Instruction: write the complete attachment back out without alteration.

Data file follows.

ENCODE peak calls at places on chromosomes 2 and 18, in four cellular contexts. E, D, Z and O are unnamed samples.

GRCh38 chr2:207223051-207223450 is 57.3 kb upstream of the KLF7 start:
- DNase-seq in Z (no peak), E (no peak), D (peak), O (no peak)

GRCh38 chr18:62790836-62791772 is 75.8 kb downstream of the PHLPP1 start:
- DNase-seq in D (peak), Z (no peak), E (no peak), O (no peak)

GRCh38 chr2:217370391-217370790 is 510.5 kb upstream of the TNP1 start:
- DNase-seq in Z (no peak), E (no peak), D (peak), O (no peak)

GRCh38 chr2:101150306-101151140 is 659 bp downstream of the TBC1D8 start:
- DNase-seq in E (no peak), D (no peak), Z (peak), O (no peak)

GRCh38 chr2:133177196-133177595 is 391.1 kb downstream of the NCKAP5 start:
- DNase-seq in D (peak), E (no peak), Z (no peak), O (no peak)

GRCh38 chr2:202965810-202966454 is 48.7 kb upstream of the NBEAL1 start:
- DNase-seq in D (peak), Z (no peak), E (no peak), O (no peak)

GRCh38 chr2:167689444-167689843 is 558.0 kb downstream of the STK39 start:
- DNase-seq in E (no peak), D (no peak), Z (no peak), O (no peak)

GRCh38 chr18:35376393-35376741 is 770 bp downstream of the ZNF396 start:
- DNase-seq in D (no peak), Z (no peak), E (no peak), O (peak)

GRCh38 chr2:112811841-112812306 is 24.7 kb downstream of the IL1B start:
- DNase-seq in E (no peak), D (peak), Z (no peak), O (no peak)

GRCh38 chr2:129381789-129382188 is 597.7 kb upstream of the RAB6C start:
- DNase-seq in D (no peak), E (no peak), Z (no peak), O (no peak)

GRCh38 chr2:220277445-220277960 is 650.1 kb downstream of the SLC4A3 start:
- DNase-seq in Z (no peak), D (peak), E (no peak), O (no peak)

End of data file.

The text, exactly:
ENCODE peak calls at places on chromosomes 2 and 18, in four cellular contexts. E, D, Z and O are unnamed samples.

GRCh38 chr2:207223051-207223450 is 57.3 kb upstream of the KLF7 start:
- DNase-seq in Z (no peak), E (no peak), D (peak), O (no peak)

GRCh38 chr18:62790836-62791772 is 75.8 kb downstream of the PHLPP1 start:
- DNase-seq in D (peak), Z (no peak), E (no peak), O (no peak)

GRCh38 chr2:217370391-217370790 is 510.5 kb upstream of the TNP1 start:
- DNase-seq in Z (no peak), E (no peak), D (peak), O (no peak)

GRCh38 chr2:101150306-101151140 is 659 bp downstream of the TBC1D8 start:
- DNase-seq in E (no peak), D (no peak), Z (peak), O (no peak)

GRCh38 chr2:133177196-133177595 is 391.1 kb downstream of the NCKAP5 start:
- DNase-seq in D (peak), E (no peak), Z (no peak), O (no peak)

GRCh38 chr2:202965810-202966454 is 48.7 kb upstream of the NBEAL1 start:
- DNase-seq in D (peak), Z (no peak), E (no peak), O (no peak)

GRCh38 chr2:167689444-167689843 is 558.0 kb downstream of the STK39 start:
- DNase-seq in E (no peak), D (no peak), Z (no peak), O (no peak)

GRCh38 chr18:35376393-35376741 is 770 bp downstream of the ZNF396 start:
- DNase-seq in D (no peak), Z (no peak), E (no peak), O (peak)

GRCh38 chr2:112811841-112812306 is 24.7 kb downstream of the IL1B start:
- DNase-seq in E (no peak), D (peak), Z (no peak), O (no peak)

GRCh38 chr2:129381789-129382188 is 597.7 kb upstream of the RAB6C start:
- DNase-seq in D (no peak), E (no peak), Z (no peak), O (no peak)

GRCh38 chr2:220277445-220277960 is 650.1 kb downstream of the SLC4A3 start:
- DNase-seq in Z (no peak), D (peak), E (no peak), O (no peak)